Mobile web development and design

By / October 05, 2012

How many people around you are using their mobile device?
Take a look around you on your next commute. Chances are that you will see a handful of people who have their eyes and fingers glued to their mobile device. Many of us are obssessed with this little device because it is highly portable, usually within arms-reach, and allows us to do many things on the go.

Mobile devices may be emerging as next mass media tool: not only are they phones, but they may also be music players, movie players, radio players, book readers, and they also provide access to the internet. Mobile devices keep us busy during idle time, productive on business trips, and more.

As a company that is always looking towards innovation, Bridgeable sent me to explore the mobile space to see what’s up, and how we might use technology in future projects to enhance user experience.

ToRCHI invited Luke Wroblewski to do a workshop on Mobile Web Design in February. Luke has an impressive background, having worked with popular sites such as ebay/yahoo, and authoring books focused on web design and mobile development. Luke’s workshop was engaging and interesting.

In many ways, designing for mobile first mirrors how Bridgeable approaches a lot projects. Find out what the user’s needs, goals, and tasks are, and design in such a way that it facilitate the user’s process of achieving the task. Designing for mobile first forces you to focus on a user’s core task, and trim out the material that is unnecessary at the point of access. It is worth it for companies to begin looking at how people are using mobile web, because it is a growing market, and thus presents an opportunity for real business.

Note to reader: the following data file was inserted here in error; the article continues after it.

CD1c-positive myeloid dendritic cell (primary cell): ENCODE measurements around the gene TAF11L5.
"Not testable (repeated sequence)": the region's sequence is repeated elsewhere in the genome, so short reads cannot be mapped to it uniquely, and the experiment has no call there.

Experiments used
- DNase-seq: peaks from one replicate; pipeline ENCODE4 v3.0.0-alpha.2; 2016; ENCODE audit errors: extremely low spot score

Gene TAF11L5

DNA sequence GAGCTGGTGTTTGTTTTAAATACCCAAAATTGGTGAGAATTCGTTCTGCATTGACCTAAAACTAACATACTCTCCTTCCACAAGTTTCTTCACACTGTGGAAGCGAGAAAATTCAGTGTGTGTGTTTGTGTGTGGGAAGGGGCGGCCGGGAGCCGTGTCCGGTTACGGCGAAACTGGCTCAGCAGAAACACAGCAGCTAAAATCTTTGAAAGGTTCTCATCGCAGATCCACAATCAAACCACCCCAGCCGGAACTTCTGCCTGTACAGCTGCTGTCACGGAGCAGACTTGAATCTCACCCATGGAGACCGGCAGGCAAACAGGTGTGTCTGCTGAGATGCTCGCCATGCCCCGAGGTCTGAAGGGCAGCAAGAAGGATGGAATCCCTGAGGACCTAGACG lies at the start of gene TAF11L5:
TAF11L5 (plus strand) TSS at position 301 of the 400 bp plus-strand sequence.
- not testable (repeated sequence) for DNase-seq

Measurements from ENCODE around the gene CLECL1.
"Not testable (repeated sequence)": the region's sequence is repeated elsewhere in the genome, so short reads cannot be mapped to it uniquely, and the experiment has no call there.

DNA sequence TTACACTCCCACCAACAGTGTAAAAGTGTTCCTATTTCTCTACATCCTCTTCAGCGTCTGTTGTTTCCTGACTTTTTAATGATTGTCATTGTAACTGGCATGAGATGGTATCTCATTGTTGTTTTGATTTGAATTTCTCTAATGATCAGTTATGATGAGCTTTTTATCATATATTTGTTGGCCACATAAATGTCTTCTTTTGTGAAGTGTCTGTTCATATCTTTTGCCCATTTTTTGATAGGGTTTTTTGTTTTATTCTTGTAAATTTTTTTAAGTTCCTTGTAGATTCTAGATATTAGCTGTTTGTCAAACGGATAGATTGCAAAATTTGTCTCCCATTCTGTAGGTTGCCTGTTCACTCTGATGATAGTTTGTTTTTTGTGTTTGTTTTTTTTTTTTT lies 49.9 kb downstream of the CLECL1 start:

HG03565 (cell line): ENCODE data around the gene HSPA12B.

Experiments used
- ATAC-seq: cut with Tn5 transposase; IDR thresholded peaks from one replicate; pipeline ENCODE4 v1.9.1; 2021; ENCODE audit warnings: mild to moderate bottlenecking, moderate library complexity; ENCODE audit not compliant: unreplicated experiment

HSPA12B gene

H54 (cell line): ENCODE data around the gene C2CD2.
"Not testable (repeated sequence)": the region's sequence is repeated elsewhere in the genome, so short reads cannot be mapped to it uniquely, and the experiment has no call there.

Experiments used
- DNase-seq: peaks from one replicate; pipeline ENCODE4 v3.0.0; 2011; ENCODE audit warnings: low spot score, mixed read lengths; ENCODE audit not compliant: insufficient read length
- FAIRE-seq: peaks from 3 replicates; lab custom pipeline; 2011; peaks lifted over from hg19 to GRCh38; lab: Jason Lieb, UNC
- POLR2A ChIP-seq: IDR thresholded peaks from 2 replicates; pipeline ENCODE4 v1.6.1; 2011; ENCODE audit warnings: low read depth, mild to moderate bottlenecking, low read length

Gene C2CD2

Designing for mobile first means that you design a web application or website to fit the mobile experience before the PC experience. So why should we even consider designing for the mobile audience before the PC/desktop audience anyway? Luke provides three compelling reasons:
  1. The mobile market is exploding. A growth in the market represents an opportunity for real business.
  2. Mobile devices have limited realty space. The dimensions constrain the amount of buttons and content that can appear on the screen. This means that you can’t just dump everything onto the mobile site. You must focus on the most important content and tasks, which leads to better content and design for the end-user.
  3. Mobile devices have innovative capabilities that modern web browsers may not have. Capabilities such as GPS, digital compasses, multi-touch input, accelerometer, and more. Depending on the type of service your business hopes to offer, you may be able to take advantage of these new capabilities and provide a better user experience.

There are also new internet users emerging. Some individuals do not own PCs, and only access the internet through a mobile device. So a PC-first design would be experienced very differently by these types of internet users.

Now that we know the advantages of designing for mobile first,  how do developers choose between native applications and web application?

Native applications are written and developed specifically for the device’s operating system (OS). For example, Apple mobile products run on iOS, while some other mobile devices use Android, BlackBerry OS, Nokia OS, etc.

A web application requires that a part or all of the software is downloaded and run from the web/internet each time it is run. It can usually be run from most modern web browsers with web-capabale mobile devices.

To describe the ups and down of mobile web and native applications, we watched the Mobile Dev Rap Battle: Native Code vs. Web Apps.

When should you choose to create a native mobile app?

  • If you need deeper hardware access (ex. GPS, camera)
  • If you need to run in the background (multi- tasking)